Browse Prior Art Database

Methods for Repairing Voids in Buried or Passivated Circuits

IP.com Disclosure Number: IPCOM000106559D
Original Publication Date: 1993-Nov-01
Included in the Prior Art Database: 2005-Mar-21
Document File: 2 page(s) / 63K

Publishing Venue

IBM

Related People

Dreyfus, RW: AUTHOR [+3]

Abstract

There are many instances where voids are formed in Al lines during fabrication which may only be discovered after passivation with a layer of SiO&sub2. or polyimide. The problem at hand is how to repair these voids before they open up in the 'field'. What is needed is either to close the void to eliminate the thinned region of the electrical line or a method for adding metal or a conducting material to the void without disturbing the otherwise intact circuit.

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This is the abbreviated version, containing approximately 52% of the total text.

Methods for Repairing Voids in Buried or Passivated Circuits

      There are many instances where voids are formed in Al lines
during fabrication which may only be discovered after passivation
with a layer of SiO&sub2.  or polyimide.  The problem at hand is how
to repair these voids before they open up in the 'field'.  What is
needed is either to close the void to eliminate the thinned region of
the electrical line or a method for adding metal or a conducting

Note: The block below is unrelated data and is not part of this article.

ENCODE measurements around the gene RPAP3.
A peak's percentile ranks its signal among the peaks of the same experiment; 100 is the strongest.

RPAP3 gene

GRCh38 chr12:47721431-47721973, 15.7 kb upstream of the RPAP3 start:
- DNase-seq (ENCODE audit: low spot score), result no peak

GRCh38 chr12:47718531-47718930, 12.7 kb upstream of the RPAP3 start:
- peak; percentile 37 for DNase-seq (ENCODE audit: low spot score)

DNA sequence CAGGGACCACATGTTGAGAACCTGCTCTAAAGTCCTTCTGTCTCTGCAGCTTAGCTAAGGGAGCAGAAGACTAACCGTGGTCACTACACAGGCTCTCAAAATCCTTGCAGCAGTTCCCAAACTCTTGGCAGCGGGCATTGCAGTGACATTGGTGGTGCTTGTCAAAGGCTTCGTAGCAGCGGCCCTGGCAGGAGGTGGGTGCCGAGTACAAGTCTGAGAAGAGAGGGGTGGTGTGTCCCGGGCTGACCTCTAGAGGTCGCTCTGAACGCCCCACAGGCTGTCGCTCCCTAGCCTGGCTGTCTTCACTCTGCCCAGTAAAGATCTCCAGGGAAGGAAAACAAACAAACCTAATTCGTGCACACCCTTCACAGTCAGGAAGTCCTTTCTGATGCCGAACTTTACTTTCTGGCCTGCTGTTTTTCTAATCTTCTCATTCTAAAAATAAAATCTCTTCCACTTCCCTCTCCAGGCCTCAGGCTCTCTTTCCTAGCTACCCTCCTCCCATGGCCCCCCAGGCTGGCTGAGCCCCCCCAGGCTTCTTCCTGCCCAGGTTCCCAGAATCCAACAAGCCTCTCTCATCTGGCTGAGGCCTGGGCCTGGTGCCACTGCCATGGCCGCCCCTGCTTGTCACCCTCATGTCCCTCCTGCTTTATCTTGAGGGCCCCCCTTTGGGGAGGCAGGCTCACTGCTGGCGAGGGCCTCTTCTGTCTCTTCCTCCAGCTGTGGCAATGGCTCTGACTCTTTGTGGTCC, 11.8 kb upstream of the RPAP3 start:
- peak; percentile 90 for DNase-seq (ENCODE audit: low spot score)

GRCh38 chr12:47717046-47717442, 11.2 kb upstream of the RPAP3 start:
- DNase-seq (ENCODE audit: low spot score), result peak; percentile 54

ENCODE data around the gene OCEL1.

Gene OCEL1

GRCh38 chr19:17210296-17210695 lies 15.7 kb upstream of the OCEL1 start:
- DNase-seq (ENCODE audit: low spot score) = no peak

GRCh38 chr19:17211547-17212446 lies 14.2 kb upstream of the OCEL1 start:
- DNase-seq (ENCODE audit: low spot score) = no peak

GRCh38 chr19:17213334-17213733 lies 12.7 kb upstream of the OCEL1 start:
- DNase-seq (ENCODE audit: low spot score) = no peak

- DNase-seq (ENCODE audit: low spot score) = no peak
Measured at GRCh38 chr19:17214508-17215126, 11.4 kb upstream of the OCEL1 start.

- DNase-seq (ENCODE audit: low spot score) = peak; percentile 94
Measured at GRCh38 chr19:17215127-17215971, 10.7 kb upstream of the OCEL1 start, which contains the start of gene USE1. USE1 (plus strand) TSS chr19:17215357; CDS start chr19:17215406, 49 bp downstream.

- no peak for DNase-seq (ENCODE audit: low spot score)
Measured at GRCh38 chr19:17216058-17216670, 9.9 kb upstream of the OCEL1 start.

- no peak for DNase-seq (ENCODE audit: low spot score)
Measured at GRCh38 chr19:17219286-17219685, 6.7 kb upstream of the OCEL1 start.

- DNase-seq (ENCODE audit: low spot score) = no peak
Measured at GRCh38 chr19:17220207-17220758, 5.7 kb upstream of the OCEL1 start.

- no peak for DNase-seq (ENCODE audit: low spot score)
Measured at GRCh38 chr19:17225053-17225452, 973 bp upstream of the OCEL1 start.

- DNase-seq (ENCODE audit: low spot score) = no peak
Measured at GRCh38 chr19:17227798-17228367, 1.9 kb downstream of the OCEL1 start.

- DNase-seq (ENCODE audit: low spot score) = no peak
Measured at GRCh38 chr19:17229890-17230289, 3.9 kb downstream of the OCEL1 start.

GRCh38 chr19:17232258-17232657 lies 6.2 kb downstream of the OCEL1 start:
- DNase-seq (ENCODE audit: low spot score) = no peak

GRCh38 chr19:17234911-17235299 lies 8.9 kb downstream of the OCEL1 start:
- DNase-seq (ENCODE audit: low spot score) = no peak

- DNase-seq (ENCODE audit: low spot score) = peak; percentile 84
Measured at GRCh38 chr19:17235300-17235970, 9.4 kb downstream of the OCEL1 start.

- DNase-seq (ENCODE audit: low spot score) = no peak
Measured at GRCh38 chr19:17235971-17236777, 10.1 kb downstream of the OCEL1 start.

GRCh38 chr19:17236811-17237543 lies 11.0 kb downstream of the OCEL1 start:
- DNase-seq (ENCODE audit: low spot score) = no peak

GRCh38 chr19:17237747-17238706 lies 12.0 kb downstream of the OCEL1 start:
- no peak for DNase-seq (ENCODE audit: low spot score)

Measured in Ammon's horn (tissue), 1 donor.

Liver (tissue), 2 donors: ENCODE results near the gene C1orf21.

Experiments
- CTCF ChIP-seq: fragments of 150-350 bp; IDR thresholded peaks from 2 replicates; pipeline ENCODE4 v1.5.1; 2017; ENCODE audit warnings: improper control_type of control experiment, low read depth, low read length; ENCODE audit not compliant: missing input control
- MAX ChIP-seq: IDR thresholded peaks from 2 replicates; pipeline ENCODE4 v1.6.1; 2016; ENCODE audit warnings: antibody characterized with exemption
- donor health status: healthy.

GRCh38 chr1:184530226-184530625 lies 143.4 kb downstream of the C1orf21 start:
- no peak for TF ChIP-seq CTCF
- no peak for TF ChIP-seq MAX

material to the void without disturbing the otherwise intact circuit.

      The two solutions of this invention relate specifically to
circuits containing micron-sized wiring, consisting of Al in
particular though the concepts are not limited to that metallurgy or
small wiring dimensions.  Both proposed schemes use  directed laser
energy but in a manner uniquely different from those previously
described in the open and patent literature lbrk 1-3 rbrk.  A major
distinction between the present and the earlier work is that our
methods do not require the removal of the passivation layer to
implement repair of the defect.

      The first method consists in accessing the defective line with
a focused short pulsed laser, with one or more pulses in the range
10-1000 ns.  The laser wavelength is selected to have little or no
absorption in the overlay, here SiO&sub2.  (on the order of 1 micron
in thickness) but some absorption in the Al (or circuit line).  Argon
or Q switched frequency doubled YAG lasers would be suitable.  The
line defect consists of a void, typically described as a small hole
in the line but one which does not make the line electrically
discontinuous.  The absorbed laser energy causes local melting of the
Al.  Since the line is in compression, the void will be filled in
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